The chart below comes from the second page of our Morning Lineup report, and it shows the S&P 500’s price relative to its 50-day moving average (DMA) expressed in standard deviations. When the line is in the white areas, the S&P 500 is trading at neutral levels. Readings in the light red (or light green) areas are considered overbought (or oversold), while readings in the dark red (or dark green) are considered extremely overbought (or oversold). Yesterday, we tweeted the chart out calling it El Capitan after the rock formation in Yosemite National Park, but a more apt Yosemite analogy after today may be Yosemite Falls.
The types of move that we have seen over the last two weeks in the S&P 500’s trading range aren’t seen too often. In the span of two weeks, the S&P 500 has gone from an extreme overbought reading to an extreme oversold reading (as of Friday afternoon). While that could change depending on where the S&P 500 settles at the end of the day, at the very least, we have seen the S&P 500 shift from extremely overbought as of 1/26 to an oversold level as of yesterday.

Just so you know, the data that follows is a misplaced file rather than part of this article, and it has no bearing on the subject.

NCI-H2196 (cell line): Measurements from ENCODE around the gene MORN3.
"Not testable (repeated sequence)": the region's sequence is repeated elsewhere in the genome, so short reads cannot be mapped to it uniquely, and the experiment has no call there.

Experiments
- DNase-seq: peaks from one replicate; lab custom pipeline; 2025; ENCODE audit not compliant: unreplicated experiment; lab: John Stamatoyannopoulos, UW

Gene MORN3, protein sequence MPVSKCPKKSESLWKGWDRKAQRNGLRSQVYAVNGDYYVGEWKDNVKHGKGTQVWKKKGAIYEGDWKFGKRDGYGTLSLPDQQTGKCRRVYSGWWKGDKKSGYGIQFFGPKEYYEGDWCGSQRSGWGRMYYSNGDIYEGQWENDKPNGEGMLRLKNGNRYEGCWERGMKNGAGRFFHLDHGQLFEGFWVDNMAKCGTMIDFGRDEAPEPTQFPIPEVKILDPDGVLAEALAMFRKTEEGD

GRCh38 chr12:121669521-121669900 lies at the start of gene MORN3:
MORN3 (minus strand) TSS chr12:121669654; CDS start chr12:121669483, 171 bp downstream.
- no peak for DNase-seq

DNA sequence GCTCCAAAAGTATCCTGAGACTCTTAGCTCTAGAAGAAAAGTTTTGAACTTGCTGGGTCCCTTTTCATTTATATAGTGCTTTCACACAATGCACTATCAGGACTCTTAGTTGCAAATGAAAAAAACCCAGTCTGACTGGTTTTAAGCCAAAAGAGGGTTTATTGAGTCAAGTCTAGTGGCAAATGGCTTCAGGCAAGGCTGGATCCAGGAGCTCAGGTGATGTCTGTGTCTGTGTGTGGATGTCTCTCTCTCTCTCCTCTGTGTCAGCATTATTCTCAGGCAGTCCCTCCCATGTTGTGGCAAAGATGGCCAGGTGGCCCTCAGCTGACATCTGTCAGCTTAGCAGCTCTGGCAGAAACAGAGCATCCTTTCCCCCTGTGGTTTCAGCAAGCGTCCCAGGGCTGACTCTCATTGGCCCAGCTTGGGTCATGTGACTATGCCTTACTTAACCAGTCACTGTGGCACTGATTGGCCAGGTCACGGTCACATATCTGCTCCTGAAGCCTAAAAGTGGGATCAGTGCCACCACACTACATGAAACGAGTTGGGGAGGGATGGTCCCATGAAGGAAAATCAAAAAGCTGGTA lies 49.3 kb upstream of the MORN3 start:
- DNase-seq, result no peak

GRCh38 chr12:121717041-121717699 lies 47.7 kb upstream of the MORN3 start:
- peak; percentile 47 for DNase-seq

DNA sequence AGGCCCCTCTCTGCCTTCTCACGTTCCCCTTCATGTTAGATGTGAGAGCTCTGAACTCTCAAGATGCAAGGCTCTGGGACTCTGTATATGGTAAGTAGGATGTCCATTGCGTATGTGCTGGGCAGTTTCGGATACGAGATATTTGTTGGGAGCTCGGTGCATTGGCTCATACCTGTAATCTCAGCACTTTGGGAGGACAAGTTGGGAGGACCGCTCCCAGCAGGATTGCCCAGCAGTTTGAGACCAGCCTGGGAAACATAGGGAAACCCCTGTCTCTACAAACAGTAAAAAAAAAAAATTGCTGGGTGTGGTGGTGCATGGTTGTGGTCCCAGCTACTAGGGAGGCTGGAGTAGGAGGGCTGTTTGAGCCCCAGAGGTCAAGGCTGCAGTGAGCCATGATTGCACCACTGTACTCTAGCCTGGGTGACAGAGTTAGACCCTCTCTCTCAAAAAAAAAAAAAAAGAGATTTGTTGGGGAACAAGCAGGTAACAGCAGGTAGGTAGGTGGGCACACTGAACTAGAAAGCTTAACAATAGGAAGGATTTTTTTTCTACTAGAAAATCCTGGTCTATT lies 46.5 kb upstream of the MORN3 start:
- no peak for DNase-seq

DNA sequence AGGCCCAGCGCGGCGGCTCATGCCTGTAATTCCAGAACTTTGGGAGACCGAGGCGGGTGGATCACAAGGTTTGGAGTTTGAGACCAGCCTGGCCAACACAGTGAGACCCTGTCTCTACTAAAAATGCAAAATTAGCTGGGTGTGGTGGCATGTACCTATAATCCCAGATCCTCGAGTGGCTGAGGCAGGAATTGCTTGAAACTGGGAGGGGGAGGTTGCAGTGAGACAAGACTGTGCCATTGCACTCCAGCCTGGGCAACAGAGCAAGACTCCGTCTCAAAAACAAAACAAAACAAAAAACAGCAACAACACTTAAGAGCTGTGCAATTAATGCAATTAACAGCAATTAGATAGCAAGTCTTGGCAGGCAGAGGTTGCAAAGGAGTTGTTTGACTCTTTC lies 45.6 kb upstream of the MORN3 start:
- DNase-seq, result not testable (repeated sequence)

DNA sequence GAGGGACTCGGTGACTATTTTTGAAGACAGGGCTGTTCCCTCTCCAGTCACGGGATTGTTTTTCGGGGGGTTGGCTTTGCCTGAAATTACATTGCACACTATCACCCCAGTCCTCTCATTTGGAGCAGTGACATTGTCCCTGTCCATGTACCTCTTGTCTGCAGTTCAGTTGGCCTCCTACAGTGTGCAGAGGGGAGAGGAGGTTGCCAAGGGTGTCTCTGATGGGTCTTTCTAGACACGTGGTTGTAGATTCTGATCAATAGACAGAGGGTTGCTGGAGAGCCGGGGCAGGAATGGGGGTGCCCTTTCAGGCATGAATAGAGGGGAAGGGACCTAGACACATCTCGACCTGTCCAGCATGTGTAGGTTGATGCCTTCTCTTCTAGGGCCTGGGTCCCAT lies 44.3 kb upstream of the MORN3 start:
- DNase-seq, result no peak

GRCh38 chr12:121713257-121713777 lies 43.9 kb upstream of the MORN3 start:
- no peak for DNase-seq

What makes the move that we have seen over the last two weeks even more dramatic is the fact that leading up to it there had been only two other trading days over the last year where the S&P 500 even traded at oversold levels in the past year! Whether you want to call it a slap in the face, a reality check, or something else, investors have been quickly reminded of the fact that equities move in both directions.
Following this move where the rubber band has gone from being stretched in one direction to another, we wondered whether it tends to snap back again or just snap. To that end, we just published a report looking at prior periods in the S&P 500’s history where the index has gone from trading at extreme overbought levels to oversold or extreme oversold levels in the span of two weeks or less.
If you’re interested in the report, you can read it by signing up for a Bespoke Premium membership now!